When T1 is "on" a portion of the cell current passes through its emitter-base junction and then through the load transistor (collector C1) to ground. Part of the cell current passes directly to the base of T3. The remaining cell current is available in C1 and C2 to feed C2 of T3, holding T2 in the "off" state and to charge source line S1, respectively.
Writing is performed by raising the voltage level in a selected source line S1, for example, which causes T1 collector C2 to saturate, thereby robbing base drive from collector C1. As a result, C1 current drops, allowing T2 to turn "on" which holds T1 "off", thereby changing the binary state of the cell.
Current robbing is a very effective "write" mechanism in the cell, due to the negligible down-current gain in the PNM transistor. Schottky collector C2 is a majority carrier device having a low (0.003) minority carrier injection efficiency.
The cell size (e.g., 3.79 mil2) is 18% smaller than the injection-coupled cell, using known design rules for I2 L devices. The emitter of the load transistor, T3, is formed by N+ diffusion under the epitaxial layer. The NPN intrinsic base is formed by ion implanted boron and is merged with the emitters of T1 and T2. This commonality is a key to small cell size. Further, the vertical active transitor characteristics are dependent solely upon well-controlled ion implantations, not upon photolithography, resulting in a fast, high-yield device, amenable to additional increases in cell density.
As shown in FIGS. 2 and 3, the memory cell of the invention is readily integrated using I2 L technology. Metallization strips 11 and 12 are cross-coupling between the bases and collectors of T1 and T2, respectively, while line S1 connects collector C2 of T1 through via 13 and contact 14. Line Y connects the emitters of both T1 and T2 through via 15 and contact 16. Line S2 connects collector C2 of T2 through via 17 and contact 18. Line X contacts N+ DUF zone 19 which is the emitter of the load transistor (Not shown in FIG. 2). Ohmic contact 20 is to the base of T2, while Schottky contact 21 forms collector C1 of T2.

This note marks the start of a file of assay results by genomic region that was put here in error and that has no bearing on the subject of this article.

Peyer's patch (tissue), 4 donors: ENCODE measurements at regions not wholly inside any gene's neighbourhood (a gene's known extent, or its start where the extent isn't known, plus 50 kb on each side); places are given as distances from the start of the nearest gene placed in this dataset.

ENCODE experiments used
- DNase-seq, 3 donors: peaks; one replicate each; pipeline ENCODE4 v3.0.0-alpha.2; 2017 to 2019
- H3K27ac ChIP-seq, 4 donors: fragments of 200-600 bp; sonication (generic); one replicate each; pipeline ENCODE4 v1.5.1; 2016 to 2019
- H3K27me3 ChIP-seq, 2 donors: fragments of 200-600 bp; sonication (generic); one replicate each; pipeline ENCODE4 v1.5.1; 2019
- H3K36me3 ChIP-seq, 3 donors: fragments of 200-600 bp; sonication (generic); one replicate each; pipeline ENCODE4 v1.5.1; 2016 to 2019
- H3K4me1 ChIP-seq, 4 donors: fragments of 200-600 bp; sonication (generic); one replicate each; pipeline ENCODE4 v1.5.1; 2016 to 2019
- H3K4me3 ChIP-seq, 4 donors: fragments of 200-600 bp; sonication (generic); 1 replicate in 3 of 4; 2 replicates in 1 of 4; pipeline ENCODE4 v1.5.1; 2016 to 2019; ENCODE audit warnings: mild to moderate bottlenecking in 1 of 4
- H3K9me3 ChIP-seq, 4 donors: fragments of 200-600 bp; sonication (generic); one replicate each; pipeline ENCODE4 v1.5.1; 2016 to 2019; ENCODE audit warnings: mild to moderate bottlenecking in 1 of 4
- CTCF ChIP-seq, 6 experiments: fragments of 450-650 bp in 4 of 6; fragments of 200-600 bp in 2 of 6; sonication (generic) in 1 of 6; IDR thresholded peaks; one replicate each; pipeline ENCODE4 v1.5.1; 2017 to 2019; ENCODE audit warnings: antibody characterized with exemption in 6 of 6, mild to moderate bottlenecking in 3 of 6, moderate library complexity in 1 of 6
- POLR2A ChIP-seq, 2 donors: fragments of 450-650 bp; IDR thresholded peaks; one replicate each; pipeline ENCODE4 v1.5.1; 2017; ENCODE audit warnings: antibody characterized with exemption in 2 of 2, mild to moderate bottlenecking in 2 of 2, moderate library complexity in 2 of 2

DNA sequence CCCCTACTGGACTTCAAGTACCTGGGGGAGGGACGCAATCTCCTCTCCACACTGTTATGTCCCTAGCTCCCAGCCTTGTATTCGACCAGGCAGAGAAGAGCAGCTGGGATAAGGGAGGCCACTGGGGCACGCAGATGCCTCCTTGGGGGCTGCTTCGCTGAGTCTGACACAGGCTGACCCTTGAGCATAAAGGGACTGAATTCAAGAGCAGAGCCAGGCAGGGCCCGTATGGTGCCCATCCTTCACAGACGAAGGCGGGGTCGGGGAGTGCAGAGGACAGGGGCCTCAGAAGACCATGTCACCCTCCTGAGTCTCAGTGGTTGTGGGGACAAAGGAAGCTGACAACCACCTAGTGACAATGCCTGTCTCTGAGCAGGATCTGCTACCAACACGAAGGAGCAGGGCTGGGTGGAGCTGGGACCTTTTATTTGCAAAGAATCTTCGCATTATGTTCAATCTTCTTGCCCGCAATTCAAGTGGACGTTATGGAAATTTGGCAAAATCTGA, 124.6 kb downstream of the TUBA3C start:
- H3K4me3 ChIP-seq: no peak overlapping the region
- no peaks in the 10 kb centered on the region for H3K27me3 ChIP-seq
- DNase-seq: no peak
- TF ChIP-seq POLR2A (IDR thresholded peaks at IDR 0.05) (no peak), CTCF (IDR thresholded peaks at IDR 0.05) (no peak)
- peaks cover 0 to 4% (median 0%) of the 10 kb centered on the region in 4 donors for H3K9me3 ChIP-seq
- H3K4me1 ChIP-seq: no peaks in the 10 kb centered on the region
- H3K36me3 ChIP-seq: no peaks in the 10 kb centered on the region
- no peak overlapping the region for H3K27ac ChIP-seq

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|1||*||IBM Tech. Dis. Bull., vol. 15, No. 1, Jun. 1972, p. 260, "Double Emitter-Bit Line Schottky Memory Cell", by Siplatt.|
|Citing Patent||Filing date||Publication date||Applicant||Title|
|US4274891 *||Jun 29, 1979||Jun 23, 1981||International Business Machines Corporation||Method of fabricating buried injector memory cell formed from vertical complementary bipolar transistor circuits utilizing mono-poly deposition|
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|EP0028354A1 *||Oct 21, 1980||May 13, 1981||Texas Instruments Incorporated||Vertical Schottky logic|
|U.S. Classification||365/179, 257/E21.613, 257/555, 365/175, 257/474, 327/215, 257/477, 257/564|
|International Classification||G11C11/411, H01L29/70, H01L29/73, H01L27/102, H01L21/33, H01L21/331, H01L27/02, H01L21/8229|
|Cooperative Classification||H01L21/8229, G11C11/4113, H01L27/0237|
|European Classification||H01L21/8229, G11C11/411B, H01L27/02B3C2B|